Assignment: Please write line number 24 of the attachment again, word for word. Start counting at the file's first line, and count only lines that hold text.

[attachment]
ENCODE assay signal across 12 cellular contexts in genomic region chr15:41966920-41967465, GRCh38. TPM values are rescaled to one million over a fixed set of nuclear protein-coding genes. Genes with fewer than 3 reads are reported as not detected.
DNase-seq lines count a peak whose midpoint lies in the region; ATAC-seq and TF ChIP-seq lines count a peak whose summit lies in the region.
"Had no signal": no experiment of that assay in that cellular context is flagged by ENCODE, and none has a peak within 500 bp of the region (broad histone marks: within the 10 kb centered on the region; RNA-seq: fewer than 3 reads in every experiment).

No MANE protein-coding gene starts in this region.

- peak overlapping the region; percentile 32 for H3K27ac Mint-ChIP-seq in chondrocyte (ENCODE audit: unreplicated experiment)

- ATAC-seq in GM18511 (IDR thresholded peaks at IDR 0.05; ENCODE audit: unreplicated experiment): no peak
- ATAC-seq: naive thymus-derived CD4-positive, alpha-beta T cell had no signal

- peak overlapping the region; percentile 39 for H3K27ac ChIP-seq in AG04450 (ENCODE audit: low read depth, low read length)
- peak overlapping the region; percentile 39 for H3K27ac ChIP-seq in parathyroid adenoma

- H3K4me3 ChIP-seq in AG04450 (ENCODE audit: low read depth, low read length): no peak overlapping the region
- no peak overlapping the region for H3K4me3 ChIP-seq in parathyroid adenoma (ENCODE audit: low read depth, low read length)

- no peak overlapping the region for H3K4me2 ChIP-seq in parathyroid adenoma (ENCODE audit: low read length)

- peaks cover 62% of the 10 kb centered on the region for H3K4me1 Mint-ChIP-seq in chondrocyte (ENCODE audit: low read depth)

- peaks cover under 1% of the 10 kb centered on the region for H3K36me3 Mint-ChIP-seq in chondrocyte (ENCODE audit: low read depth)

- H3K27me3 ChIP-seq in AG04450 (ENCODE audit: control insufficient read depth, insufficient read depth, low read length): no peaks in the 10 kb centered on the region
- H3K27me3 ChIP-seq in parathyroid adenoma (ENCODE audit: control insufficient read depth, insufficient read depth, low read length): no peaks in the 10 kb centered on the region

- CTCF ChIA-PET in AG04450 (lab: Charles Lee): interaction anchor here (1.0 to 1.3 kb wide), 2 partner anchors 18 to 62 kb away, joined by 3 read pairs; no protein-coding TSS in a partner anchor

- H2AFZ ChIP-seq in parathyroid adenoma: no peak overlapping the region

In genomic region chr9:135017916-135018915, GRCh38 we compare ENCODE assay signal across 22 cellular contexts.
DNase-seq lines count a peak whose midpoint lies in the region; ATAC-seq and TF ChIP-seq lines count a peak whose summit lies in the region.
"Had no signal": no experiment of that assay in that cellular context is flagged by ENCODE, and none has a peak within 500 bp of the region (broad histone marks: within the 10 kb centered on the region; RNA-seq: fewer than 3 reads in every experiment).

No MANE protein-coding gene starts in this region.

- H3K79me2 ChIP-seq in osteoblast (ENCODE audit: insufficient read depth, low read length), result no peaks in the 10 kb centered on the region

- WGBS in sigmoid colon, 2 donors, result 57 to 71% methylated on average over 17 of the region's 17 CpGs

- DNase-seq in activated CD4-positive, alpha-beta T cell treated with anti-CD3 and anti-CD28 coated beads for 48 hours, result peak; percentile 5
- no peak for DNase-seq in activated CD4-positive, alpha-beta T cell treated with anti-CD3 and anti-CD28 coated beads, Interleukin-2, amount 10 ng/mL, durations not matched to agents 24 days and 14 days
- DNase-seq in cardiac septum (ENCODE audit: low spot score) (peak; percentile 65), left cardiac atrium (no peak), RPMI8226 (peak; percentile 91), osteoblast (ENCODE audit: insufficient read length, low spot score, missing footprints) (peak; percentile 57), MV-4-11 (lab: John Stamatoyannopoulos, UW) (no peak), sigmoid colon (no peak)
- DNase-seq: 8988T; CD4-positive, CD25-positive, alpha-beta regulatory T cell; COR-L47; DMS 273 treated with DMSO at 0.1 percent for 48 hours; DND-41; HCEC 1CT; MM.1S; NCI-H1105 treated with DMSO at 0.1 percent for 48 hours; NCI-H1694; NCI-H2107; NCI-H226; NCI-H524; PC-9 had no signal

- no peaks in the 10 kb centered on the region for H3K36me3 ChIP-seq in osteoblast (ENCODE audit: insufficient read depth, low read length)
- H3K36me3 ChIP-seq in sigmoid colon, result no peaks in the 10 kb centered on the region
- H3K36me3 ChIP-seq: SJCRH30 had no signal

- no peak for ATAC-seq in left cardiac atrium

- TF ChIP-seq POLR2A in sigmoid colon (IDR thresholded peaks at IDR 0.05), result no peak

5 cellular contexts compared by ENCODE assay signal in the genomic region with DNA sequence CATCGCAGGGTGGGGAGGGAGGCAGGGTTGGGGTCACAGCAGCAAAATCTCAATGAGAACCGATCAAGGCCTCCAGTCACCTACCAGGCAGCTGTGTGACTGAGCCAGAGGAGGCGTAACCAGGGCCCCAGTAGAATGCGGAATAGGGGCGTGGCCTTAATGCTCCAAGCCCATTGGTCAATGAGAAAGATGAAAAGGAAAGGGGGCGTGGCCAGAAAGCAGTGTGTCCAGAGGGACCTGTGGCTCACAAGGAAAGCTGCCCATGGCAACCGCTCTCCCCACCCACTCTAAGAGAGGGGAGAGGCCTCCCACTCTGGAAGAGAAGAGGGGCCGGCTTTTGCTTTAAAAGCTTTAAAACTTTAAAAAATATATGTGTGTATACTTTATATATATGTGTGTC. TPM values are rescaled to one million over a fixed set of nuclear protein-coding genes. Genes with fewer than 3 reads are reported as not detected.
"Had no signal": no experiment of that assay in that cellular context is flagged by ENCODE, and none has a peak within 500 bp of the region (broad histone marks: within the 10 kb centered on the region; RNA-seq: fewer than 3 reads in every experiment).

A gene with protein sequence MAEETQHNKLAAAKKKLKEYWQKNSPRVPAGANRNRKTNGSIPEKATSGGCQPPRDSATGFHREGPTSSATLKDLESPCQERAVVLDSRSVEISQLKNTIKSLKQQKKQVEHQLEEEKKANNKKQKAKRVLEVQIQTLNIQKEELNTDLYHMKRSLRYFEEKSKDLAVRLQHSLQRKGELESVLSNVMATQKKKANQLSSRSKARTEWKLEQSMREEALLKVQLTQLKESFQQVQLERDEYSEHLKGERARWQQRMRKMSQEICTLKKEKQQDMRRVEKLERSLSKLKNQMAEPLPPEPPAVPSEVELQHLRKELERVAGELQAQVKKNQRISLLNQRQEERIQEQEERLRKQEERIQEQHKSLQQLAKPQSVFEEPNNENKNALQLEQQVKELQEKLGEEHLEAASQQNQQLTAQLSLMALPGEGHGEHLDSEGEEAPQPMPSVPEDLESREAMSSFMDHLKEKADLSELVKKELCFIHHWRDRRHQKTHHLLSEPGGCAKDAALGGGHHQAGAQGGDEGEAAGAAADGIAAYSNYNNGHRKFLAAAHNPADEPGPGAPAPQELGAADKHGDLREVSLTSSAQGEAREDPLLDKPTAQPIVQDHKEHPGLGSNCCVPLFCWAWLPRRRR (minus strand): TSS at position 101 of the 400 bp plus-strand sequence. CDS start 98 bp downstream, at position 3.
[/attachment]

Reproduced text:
- WGBS in sigmoid colon, 2 donors, result 57 to 71% methylated on average over 17 of the region's 17 CpGs